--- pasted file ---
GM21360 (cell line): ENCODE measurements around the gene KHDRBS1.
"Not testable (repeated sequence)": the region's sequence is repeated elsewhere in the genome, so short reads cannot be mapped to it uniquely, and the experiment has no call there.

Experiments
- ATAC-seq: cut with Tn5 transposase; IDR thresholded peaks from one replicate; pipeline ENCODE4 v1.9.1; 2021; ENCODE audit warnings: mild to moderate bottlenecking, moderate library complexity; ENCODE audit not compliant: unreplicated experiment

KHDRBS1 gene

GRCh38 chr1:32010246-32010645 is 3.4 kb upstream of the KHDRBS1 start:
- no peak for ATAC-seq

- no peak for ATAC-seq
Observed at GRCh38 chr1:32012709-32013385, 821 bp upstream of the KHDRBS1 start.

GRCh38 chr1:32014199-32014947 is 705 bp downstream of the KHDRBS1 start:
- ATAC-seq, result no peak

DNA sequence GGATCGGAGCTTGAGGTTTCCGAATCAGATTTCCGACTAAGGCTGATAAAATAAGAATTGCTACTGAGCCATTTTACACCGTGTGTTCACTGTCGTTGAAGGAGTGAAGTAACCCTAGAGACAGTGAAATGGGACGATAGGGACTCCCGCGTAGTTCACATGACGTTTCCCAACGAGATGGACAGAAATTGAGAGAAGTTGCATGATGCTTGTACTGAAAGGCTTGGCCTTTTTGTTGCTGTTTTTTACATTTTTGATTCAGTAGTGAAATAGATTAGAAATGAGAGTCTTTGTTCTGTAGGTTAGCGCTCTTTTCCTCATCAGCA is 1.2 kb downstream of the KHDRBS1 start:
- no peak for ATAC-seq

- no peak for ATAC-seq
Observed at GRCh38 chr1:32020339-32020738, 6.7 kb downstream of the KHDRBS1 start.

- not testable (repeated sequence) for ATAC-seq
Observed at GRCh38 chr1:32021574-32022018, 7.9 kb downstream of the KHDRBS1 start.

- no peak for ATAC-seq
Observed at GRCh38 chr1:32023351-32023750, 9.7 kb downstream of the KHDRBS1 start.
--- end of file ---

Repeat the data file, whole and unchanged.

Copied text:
GM21360 (cell line): ENCODE measurements around the gene KHDRBS1.
"Not testable (repeated sequence)": the region's sequence is repeated elsewhere in the genome, so short reads cannot be mapped to it uniquely, and the experiment has no call there.

Experiments
- ATAC-seq: cut with Tn5 transposase; IDR thresholded peaks from one replicate; pipeline ENCODE4 v1.9.1; 2021; ENCODE audit warnings: mild to moderate bottlenecking, moderate library complexity; ENCODE audit not compliant: unreplicated experiment

KHDRBS1 gene

GRCh38 chr1:32010246-32010645 is 3.4 kb upstream of the KHDRBS1 start:
- no peak for ATAC-seq

- no peak for ATAC-seq
Observed at GRCh38 chr1:32012709-32013385, 821 bp upstream of the KHDRBS1 start.

GRCh38 chr1:32014199-32014947 is 705 bp downstream of the KHDRBS1 start:
- ATAC-seq, result no peak

DNA sequence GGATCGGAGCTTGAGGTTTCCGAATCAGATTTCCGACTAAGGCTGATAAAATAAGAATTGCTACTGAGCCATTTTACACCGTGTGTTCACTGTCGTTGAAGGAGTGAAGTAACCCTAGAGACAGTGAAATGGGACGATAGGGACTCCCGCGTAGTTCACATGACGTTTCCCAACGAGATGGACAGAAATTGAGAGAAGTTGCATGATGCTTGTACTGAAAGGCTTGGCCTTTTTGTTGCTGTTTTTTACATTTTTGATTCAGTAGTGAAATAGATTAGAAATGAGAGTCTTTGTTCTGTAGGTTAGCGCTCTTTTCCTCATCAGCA is 1.2 kb downstream of the KHDRBS1 start:
- no peak for ATAC-seq

- no peak for ATAC-seq
Observed at GRCh38 chr1:32020339-32020738, 6.7 kb downstream of the KHDRBS1 start.

- not testable (repeated sequence) for ATAC-seq
Observed at GRCh38 chr1:32021574-32022018, 7.9 kb downstream of the KHDRBS1 start.

- no peak for ATAC-seq
Observed at GRCh38 chr1:32023351-32023750, 9.7 kb downstream of the KHDRBS1 start.